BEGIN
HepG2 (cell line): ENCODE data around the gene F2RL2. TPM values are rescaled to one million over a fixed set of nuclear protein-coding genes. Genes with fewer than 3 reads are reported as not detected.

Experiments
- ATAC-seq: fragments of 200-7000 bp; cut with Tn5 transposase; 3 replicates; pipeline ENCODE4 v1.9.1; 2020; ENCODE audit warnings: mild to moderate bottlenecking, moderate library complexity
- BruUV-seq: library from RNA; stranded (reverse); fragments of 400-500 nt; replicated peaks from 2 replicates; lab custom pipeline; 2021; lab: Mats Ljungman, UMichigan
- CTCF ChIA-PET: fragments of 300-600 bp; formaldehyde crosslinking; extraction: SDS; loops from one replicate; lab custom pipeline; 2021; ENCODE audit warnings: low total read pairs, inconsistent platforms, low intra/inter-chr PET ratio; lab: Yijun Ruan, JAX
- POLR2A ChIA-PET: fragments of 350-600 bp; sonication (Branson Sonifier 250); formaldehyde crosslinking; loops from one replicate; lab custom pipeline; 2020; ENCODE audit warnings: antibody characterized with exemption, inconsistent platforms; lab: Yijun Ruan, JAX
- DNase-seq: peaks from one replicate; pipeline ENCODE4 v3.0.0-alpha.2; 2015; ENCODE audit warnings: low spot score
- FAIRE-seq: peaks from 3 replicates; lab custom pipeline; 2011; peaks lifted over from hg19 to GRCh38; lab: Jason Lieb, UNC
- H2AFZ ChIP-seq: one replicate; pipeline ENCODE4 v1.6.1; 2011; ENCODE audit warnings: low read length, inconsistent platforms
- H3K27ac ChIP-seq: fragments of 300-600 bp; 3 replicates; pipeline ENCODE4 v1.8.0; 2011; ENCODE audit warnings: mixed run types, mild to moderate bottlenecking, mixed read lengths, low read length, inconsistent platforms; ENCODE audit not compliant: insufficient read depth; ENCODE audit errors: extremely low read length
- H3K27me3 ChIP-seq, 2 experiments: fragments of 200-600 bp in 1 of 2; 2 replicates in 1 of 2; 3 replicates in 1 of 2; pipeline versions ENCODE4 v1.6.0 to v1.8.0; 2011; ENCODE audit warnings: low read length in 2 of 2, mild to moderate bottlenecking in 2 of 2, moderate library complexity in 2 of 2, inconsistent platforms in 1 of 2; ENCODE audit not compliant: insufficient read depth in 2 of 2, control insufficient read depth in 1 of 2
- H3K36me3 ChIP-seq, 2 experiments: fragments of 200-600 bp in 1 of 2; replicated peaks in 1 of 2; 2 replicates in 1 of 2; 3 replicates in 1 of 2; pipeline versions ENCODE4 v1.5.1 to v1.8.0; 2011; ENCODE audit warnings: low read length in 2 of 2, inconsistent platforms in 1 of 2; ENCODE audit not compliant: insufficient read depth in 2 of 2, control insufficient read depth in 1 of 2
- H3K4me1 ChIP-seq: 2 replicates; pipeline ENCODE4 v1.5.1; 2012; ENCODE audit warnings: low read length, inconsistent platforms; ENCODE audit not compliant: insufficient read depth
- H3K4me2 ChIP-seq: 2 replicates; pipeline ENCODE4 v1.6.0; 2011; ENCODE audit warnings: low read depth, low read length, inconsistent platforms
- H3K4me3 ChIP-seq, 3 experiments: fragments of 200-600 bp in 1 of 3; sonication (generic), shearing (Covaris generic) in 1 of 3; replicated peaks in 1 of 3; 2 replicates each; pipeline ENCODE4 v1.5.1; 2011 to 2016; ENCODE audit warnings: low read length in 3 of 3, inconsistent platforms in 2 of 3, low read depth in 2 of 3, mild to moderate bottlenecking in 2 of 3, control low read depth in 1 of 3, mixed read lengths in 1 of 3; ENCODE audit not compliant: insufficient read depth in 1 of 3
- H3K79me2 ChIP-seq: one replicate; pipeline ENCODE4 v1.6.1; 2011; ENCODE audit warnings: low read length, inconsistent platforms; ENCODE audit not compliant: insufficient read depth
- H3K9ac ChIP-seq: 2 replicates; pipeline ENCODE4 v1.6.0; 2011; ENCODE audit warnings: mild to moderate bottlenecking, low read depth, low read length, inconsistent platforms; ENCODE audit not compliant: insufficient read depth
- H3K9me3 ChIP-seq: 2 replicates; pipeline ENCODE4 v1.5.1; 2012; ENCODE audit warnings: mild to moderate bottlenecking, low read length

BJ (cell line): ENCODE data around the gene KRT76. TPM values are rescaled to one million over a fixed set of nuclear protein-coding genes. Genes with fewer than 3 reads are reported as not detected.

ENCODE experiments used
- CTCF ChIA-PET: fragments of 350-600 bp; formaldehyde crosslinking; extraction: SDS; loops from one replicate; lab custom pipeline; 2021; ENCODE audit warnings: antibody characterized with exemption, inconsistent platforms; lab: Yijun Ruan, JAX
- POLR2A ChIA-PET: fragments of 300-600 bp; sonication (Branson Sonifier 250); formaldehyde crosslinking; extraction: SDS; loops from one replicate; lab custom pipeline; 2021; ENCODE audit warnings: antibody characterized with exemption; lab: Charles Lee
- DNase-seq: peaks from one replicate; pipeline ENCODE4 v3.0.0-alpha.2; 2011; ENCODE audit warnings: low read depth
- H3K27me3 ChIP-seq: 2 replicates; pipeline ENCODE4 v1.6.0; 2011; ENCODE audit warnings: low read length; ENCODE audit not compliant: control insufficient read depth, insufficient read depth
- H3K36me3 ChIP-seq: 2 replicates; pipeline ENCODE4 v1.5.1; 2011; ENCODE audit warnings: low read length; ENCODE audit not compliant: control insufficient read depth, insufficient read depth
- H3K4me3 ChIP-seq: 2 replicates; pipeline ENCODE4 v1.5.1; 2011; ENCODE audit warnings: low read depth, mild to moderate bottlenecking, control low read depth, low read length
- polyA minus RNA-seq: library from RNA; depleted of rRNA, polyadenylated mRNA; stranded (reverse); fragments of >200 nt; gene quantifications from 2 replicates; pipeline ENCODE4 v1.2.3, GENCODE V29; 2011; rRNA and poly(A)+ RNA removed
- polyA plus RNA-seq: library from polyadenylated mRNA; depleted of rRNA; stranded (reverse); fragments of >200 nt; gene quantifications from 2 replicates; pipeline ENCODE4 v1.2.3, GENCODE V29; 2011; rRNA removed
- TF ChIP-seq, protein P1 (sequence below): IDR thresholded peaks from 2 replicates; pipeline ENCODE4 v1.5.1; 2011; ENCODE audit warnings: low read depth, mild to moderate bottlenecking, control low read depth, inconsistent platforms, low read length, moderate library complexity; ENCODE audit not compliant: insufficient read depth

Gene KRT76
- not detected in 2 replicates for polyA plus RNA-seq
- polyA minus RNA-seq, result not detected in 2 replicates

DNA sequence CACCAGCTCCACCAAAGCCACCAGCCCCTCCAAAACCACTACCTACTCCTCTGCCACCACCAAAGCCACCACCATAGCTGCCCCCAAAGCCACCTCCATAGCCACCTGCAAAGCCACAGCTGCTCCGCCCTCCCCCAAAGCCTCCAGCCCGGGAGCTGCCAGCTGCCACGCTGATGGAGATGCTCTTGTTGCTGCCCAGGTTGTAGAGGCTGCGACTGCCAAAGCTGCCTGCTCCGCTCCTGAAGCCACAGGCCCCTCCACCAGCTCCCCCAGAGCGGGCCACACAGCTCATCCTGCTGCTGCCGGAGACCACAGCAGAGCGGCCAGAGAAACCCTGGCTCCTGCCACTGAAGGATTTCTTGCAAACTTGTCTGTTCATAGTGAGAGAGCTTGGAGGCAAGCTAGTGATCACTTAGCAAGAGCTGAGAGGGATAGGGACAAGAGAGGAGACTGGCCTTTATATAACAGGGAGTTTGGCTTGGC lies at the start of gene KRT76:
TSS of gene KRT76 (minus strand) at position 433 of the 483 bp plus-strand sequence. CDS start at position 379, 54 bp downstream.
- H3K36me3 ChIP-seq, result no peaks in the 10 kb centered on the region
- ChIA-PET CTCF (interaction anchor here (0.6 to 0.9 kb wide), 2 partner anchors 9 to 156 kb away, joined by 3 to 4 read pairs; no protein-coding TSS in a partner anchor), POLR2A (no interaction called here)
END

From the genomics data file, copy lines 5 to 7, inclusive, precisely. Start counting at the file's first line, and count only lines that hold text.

- CTCF ChIA-PET: fragments of 300-600 bp; formaldehyde crosslinking; extraction: SDS; loops from one replicate; lab custom pipeline; 2021; ENCODE audit warnings: low total read pairs, inconsistent platforms, low intra/inter-chr PET ratio; lab: Yijun Ruan, JAX
- POLR2A ChIA-PET: fragments of 350-600 bp; sonication (Branson Sonifier 250); formaldehyde crosslinking; loops from one replicate; lab custom pipeline; 2020; ENCODE audit warnings: antibody characterized with exemption, inconsistent platforms; lab: Yijun Ruan, JAX
- DNase-seq: peaks from one replicate; pipeline ENCODE4 v3.0.0-alpha.2; 2015; ENCODE audit warnings: low spot score